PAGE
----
I've only had a couple of rats bite me in my life, and even untame ones are generally pretty friendly after few minutes of non-stressful interaction, so the fact that both your rats are biting kind of indicates you're going about handling them in a way that is causing them stress.

i dont force them out the cage, when they grab onto the bars i let go and then try again, they usually let go the second time, and i do give them treats,and they snatch it out of my hand and run away back to their house/bed.

its just the fact that i dont understand y they have become so hard to handle when they were alot better before and they were getting used to me?

i didnt make a complaint about picking them up by their tail, i made a complaint about them not being handled, thus needing to be picked up by their tail, when iv had other rats from a different store, the man simply put his hand in and they jumped onto his hand,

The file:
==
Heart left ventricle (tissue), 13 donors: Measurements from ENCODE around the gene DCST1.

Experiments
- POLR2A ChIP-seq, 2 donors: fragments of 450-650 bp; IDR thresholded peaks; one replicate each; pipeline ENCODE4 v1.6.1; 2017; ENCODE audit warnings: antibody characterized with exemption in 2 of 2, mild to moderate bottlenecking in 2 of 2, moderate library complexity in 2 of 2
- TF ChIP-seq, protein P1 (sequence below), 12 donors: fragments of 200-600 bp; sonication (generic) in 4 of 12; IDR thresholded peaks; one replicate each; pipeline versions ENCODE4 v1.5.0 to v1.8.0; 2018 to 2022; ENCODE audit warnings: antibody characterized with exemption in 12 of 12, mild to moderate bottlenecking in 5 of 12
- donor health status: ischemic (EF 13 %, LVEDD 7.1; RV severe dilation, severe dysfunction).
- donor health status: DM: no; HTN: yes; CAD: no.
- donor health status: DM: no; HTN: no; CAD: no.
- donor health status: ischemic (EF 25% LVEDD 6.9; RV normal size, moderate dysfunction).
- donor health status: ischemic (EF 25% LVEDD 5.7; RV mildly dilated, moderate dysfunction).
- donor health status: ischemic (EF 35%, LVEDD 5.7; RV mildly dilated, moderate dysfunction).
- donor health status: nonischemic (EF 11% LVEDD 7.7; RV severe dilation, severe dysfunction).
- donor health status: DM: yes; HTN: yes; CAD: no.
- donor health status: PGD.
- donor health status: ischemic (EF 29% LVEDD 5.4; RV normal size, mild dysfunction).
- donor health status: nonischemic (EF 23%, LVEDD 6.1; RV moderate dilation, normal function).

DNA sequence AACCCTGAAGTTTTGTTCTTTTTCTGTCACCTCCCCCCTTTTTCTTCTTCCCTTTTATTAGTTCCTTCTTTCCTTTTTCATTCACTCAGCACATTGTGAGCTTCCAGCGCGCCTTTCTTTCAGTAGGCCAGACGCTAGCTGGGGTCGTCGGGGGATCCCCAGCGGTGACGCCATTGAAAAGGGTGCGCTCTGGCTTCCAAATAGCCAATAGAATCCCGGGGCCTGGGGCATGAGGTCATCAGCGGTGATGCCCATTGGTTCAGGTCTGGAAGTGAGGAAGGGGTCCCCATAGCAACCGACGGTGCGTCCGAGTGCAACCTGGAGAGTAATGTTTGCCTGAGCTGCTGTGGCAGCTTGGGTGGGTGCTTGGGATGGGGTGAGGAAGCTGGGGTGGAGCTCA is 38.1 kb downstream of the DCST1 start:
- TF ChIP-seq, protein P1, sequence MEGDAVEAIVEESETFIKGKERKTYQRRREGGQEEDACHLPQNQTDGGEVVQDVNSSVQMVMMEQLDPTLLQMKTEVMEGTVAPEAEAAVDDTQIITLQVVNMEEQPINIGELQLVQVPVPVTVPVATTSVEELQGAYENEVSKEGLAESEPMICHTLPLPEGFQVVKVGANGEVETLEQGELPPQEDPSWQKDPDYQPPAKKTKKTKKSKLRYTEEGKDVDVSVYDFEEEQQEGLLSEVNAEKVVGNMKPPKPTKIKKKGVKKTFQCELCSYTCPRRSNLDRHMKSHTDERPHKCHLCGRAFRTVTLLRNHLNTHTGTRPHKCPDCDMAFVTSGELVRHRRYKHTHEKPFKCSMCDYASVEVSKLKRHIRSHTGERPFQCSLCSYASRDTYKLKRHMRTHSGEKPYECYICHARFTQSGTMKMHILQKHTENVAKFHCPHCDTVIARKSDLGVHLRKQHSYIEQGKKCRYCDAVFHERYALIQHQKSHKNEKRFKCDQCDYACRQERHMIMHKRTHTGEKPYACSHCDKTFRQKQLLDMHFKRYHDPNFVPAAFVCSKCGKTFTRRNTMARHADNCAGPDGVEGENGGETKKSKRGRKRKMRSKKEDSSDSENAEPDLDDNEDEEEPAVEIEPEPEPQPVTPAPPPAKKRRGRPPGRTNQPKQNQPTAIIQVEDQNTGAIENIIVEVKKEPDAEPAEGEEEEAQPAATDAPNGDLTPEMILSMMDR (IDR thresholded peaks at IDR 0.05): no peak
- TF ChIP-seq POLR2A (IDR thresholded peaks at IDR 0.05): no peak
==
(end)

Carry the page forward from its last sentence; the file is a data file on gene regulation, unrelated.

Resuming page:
and thanks glitterless, will try your tips
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  #5  
Old December 11th, 2007, 03:43 PM
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glitterless glitterless is offline
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I think the reason for them suddenly becoming worse is pretty clear. You went on vacation and left your mom in charge. I'm sure that she's competent with them, but a nervous animal does best bonding with one person before moving on to strangers. Your rats were probably just learning to get used to you when you went away and your mom took over.

I'm not saying that this is bad on your part; you're entitled to a vacation But it's just going to take more time for them to remember who you are and for them to trust you again.